|Early Decision agreement (if applicable)||Early Decision (ED) to Duke is binding, so when you apply ED, you agree to join if accepted|
|First-quarter report||Only for ED - deadline is November 12 (or whenever your first quarter ends)|
|Mid-year report||Due February 15, or whenever your first semester ends|
|SAT or ACT||The last tests students can take for ED are the October ACT and November SAT and the last tests students can take for RD are the February ACT and December SAT|
|SAT subject tests (optional)||The last test students can take for ED is the November session and the last test students can take for RD is the December session|
|Arts supplement||If you’re a gifted artist, musician or designer, you can submit an arts supplement to Duke on the Common App. For ED, deadline is November 3, and for RD, the deadline is January 7|
|Financial aid documents||If you are applying for financial aid, the CSS Profile and FAFSA are due November 1 for ED, and February 15 for RD|
Use the table to make sure you stay on top of upcoming tests and submission dates and send your documents and scores on time. Once you’ve submitted your application to Duke, ED applicants are notified on December 15, and RD applicants are notified on April 1.
- Apply Early Decision - The ED acceptance rate for Duke’s Class of 2023 was 18%, a significant difference from its RD rate. Students accepted early decision will make up 51% of the class. Even though legacies and recruited athletes inflate the ED acceptance rate, statistically speaking your application is against a much smaller pool, and your chances of admission increase. Attend information sessions, visit the school if possible, and talk to current students and professors so that you make an informed decision. And if you’re absolutely sure that Duke is the school for you (remember, it’s binding!), go ahead and apply ED.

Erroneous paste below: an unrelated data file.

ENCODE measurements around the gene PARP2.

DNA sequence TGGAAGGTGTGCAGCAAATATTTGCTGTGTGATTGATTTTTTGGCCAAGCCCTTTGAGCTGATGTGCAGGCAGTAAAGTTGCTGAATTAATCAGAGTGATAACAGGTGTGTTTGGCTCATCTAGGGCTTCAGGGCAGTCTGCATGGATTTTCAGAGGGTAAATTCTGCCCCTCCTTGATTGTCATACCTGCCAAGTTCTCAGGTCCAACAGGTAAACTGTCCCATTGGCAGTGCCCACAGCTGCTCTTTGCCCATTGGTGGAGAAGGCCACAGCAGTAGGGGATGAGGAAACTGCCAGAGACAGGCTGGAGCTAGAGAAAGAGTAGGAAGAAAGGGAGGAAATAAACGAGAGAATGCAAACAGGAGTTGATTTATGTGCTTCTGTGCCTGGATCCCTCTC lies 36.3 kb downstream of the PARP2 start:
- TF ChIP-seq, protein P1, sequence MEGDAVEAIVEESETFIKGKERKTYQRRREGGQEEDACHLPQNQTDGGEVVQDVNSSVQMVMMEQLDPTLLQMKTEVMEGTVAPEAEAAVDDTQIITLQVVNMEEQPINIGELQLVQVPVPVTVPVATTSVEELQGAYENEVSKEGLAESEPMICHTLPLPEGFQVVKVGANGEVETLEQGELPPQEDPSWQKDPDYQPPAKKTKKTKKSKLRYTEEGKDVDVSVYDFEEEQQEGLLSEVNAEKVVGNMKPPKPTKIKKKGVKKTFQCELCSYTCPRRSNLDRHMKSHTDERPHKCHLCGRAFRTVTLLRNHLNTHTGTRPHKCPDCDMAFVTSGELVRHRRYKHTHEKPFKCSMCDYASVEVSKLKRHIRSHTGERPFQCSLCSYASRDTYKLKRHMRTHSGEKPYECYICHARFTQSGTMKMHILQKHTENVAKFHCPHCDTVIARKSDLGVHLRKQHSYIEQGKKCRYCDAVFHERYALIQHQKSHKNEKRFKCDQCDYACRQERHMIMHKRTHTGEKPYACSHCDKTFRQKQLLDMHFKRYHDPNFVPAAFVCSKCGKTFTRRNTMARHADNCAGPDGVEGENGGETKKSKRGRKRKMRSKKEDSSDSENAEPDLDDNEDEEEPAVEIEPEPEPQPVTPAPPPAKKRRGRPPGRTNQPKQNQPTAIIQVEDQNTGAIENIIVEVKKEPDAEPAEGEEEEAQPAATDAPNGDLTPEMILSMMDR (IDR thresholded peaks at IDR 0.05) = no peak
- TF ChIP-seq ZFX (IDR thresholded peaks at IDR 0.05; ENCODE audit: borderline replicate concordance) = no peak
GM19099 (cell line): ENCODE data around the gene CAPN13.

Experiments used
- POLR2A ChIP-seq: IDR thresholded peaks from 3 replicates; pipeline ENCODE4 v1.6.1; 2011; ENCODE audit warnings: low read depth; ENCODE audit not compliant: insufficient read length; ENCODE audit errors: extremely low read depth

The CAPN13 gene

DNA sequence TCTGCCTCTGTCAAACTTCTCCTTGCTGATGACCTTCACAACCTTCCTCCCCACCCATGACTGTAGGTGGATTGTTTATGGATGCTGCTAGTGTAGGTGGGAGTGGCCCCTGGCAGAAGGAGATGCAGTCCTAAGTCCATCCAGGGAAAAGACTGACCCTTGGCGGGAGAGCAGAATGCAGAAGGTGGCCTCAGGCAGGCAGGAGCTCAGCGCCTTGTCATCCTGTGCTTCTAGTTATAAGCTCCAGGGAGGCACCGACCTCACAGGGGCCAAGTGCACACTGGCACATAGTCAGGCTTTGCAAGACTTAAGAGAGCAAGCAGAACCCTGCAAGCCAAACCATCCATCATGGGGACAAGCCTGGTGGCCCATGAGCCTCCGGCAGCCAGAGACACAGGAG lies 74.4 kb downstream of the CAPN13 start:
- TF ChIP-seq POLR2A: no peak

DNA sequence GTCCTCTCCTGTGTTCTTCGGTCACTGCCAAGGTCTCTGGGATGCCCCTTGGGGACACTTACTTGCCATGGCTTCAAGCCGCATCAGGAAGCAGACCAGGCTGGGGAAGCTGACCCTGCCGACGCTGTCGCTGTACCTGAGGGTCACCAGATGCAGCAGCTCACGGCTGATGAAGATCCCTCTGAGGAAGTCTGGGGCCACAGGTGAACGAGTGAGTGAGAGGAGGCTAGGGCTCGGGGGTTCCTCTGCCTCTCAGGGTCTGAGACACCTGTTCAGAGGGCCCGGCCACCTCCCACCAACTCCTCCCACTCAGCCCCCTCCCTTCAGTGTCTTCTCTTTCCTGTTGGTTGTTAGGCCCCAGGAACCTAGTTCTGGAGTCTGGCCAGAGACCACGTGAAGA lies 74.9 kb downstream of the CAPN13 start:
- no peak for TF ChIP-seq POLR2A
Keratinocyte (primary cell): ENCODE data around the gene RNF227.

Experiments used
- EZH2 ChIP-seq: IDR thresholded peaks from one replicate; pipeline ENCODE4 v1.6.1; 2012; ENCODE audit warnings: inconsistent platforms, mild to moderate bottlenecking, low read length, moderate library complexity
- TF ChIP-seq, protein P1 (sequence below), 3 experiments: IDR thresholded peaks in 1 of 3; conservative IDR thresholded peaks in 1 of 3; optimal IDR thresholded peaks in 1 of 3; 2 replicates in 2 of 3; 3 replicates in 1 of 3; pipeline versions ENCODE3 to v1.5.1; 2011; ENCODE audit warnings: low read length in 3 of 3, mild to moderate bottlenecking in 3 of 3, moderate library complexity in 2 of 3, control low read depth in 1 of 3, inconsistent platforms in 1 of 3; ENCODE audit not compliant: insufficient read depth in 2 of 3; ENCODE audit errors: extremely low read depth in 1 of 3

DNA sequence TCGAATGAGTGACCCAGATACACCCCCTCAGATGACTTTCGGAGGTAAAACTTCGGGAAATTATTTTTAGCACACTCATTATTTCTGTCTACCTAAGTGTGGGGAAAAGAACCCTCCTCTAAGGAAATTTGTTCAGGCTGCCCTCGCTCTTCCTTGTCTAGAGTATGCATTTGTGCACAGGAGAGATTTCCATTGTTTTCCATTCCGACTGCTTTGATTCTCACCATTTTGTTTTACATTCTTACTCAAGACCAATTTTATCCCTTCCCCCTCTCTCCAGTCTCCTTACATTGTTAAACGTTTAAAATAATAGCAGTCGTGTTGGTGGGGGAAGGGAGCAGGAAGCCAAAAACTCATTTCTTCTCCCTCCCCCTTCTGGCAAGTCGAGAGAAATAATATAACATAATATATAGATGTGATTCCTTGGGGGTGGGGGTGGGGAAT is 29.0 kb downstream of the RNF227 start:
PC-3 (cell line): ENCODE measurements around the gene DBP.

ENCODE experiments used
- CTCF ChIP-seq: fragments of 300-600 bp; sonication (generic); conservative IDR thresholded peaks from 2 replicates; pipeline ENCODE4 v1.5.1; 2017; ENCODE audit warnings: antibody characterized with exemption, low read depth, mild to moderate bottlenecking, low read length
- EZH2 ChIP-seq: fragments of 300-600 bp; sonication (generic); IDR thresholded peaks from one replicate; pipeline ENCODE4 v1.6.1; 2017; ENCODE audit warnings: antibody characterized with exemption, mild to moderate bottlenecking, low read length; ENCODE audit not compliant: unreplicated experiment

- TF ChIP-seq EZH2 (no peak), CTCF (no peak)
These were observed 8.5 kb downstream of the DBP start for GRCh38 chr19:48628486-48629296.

- Get to Know Alumni in Your Area - If you can’t submit your application early enough to get an alumni interview, Duke also values the recommendation from alumni (who are not related to the student). So if you are able to find a Duke alum in your area, get to know them. Talk to them about your interest in Duke, what you hope to study, activities that are important to you. Since alums know what it takes to thrive at Duke, they can tell if you’re a good fit, as well as serve as an advocate for your qualities through their recommendation.
- Browse Student Blogs and Social Media - Duke recommends that you read as much as possible about the school by browsing its student blogs, and checking out its accounts across the various social media platforms. When researching the school, spend some time on the website and reading the blogs - learn about the tight knit community, the activities and organizations, the class sizes and more. Going through the sites will prepare you well for your supplemental essays and your interview (if you get one), and you will learn exciting new things about what might just be your future home for the next four years.
- Talk to Your College Counselor - It’s important to start building a relationship with your high school college counselor early on. You can talk to them about your interests and seek their help in figuring out whether Duke is the right school for you. The recommendation your counselor writes holds a lot of value - give them the chance to familiarize themselves with you and your goals so that they can write a truly convincing letter. If Duke has any questions about you or your application, they will turn to your counselor for an opinion. If there are multiple students applying to Duke from your school, the counselor’s advocacy on your behalf can help guide admissions officers’ decision, so make a note to go talk to them regularly.
There’s no one correct way to answer the question of how to get into Duke. Duke values highly motivated applicants who are involved in their communities, share their interests with others, and are strongly determined to drive change. Realistically, the odds are stacked against you. But, if you continue to stand out in school and your extracurriculars, and start drafting unique personal essays, you’ll stay ahead of the game. The chances may be difficult, but if you prove to be an emerging leader who is enthusiastic about making a difference, you might just have a better chance. Good luck!